Like so many conservatives, I was initially very hostile to post-modern thinking and its impact on everything from the study of history, contemporary culture and faith to politics and the arts. But as I have read more and come to understand the wide implications of some (and I stress some) of its insights, I have developed a more nuanced view.
And I think reading and interacting with different points of view is important. And one of the authors who has stretched my views and offered a different perspective is Peter Rollins. His book How (Not) To Speak of God was an interesting and though provoking work that was probably dismissed by too many because of its style and perspective.
Rollins has a new book out (Insurrection: To Believe Is Human To Doubt, Divine) which prompted me to read an older book The Orthodox Heretic: And Other Impossible Tales. Here is the publisher’s blurb:
So might any Christian say for whom faith functions like a comfortable chair and a lot of good will. If you are comfy and satisfied, then what you have might not be faith after all, explains Peter Rollins.
Christian faith only has meaning if it affects the ways that people live their lives. For many who are not Christians, critiquing Christianity from the outside, this sort of ‘faith’ appears all-too common and is an easy target. Perhaps Christians are simply those possessed of an ideology that keeps them passive, childlike, and ineffectual, they seem to think.
Rollins has crafted a series of parables that shatter these realities and popular perceptions. Parables that demonstrate how genuine faith is radical—and has never been concerned with escaping the world we inhabit, but rather, with engaging in it more fully. That genuine Christian faith has never capitulated to injustice but rather fought against it at every turn. In opposition to those who would claim that Christian faith embraces God at the expense of the suffering world, Peter shows how the true believer embraces God only inasmuch as he fully embraces a needy world.
Let me repeat a cliché I use often here: your reaction to this book will depend a great deal on what you bring to it (in terms of attitude, your spiritual and philosophical perspective, etc.). I come from a very different background and worldview than Rollins but I find it worthwhile to read him nonetheless. Others mileage may vary.
As the author says in the introduction, these stories are best read one at a time in a quite moment when you have some time to think. If used in the right way and with the right attitude they can help the reader to think differently about faith and belief; to focus more on living out their faith in the here and now rather than dreaming of heavenly rewards or being obsessed with correct doctrine.
Rollins goal in writing these stories is not to offer simple answers or construct a systematic theology. Instead, he seeks to break up the belief that systematic theology is faith; that simple answers are the key. Allow me a long quote that I think gets to the heart of Rollins way of thinking:
Our religious world today is awash with a vast sea of writing and talks designed to make the truth of faith clear, concise, and palatable. For example, one might encounter a talk comprised of three points, all beginning with the letter “p,” and all so clear that by the time you leave the room, you will know exactly what to think.
Parables subvert this desire to make faith simple and understandable. They do not offer the reader clarity, for they refuse to be captured in the net of a single interpretation and instead demand our eternal return to their words, our wrestling with them, and our puzzling over them.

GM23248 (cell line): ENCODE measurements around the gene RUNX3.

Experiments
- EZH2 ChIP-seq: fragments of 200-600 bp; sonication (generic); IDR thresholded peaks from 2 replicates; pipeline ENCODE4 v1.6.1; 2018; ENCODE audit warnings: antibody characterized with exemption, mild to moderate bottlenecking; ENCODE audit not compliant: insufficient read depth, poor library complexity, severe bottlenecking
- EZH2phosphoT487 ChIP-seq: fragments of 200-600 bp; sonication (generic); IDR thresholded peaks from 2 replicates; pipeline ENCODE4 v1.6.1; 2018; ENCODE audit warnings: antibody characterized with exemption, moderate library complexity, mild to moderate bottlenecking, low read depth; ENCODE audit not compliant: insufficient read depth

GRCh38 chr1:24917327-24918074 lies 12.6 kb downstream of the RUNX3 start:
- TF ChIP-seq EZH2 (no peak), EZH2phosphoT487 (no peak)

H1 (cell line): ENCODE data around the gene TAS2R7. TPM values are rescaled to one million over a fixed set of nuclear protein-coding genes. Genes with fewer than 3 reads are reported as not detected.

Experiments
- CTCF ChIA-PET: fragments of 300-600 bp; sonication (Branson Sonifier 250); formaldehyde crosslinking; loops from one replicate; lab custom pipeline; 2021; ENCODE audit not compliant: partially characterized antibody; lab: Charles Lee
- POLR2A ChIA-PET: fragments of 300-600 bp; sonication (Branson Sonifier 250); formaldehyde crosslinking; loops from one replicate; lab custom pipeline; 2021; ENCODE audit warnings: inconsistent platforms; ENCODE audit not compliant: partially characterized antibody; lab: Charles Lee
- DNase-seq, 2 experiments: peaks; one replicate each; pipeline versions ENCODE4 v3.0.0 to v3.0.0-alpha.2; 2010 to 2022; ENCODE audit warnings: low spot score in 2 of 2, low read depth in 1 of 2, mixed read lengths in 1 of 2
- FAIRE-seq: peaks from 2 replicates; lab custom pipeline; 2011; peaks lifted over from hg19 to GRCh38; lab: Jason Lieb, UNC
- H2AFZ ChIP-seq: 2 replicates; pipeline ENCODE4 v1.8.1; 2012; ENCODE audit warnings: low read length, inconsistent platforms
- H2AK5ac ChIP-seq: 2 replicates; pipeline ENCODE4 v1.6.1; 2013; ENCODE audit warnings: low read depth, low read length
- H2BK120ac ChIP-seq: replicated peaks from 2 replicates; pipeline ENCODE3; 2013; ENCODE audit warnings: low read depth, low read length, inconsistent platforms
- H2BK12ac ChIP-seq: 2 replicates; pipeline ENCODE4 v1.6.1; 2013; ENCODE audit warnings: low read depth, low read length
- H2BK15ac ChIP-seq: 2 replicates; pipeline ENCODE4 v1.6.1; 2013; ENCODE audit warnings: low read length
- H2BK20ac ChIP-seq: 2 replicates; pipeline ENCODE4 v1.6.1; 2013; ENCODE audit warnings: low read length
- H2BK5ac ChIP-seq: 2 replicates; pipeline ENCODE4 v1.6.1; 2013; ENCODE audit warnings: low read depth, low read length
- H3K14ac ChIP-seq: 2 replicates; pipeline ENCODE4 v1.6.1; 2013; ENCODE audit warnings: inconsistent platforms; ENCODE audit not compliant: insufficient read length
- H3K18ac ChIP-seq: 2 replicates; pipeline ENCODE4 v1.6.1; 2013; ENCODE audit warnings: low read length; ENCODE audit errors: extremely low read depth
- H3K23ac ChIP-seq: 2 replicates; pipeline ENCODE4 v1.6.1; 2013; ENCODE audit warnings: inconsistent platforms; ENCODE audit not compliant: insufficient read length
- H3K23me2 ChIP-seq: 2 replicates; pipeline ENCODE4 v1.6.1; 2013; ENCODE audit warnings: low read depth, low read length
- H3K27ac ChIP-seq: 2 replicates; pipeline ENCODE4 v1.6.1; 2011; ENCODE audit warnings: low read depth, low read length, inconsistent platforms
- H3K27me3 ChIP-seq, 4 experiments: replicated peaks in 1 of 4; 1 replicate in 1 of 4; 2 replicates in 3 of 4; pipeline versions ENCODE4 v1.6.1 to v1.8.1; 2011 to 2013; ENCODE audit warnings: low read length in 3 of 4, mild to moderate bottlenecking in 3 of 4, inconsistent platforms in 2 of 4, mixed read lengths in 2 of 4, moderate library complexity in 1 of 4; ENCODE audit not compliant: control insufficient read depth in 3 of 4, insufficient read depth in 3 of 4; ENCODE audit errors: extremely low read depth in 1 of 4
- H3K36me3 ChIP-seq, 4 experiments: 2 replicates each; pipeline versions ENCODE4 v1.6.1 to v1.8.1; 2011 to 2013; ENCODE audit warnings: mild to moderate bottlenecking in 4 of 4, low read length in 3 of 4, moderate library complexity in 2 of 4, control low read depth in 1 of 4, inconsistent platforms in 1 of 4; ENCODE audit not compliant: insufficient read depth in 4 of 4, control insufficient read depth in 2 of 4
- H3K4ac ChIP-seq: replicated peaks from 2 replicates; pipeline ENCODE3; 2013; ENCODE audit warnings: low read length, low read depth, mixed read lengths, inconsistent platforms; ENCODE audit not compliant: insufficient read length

This does not mean that the words contain no message, or that they mock us as some insoluble puzzle (and thus not really a puzzle at all). Parables do not substitute sense of nonsense, or order for disorder. Rather, they point beyond these distinctions, inviting us to engage in a mode of reflection that has less to do with fixed meaning than rendering meaning fluid and effective.
I think this is an insightful understanding of parables and a lot of fiction in fact. And many of the stories in this volume will challenge the reader in that way.
But I wonder if those most in need of a shake-up to their worldview and a challenge to their comfortable faith will read a book like this. Rollins would find a melancholy irony in the fact that his book might make those comfortable with his style and approach self-satisfied and be ignored by the audience most in need of the message.
Another drawback is that the message is almost always the same: love of God and our fellow-man is the foundation of Christian faith and too often other things and attitudes dominate; we live in an age of incredible affluence and yet incredible poverty and suffering exists right alongside and the church seems unwilling to choose sides as it were. I also think there is a bit too much commentary in places – rather than letting the reader work harder at the message of the parables.
That said, I believe these stories would be a great tool for a Sunday School class, book club or small group. Reading a story each week would generate discussion and allow readers to further explore the ideas. Some of the stories seem provocative for the sake of it and others might find Rollins ideas a little too heavy on the post-modern philosophy and language (he doesn’t use academic terms and language per se but his perspective is infused with the mindset and viewpoint). But again, I think there is value in getting outside your comfort zone and exploring the ideas presented.
Of course, those more in tune with the emerging and post-modern aspects of Rollins writing and thinking will likely enjoy this “storified” version.
Bottom line, I enjoyed the book but recognize it is definitely not for everyone.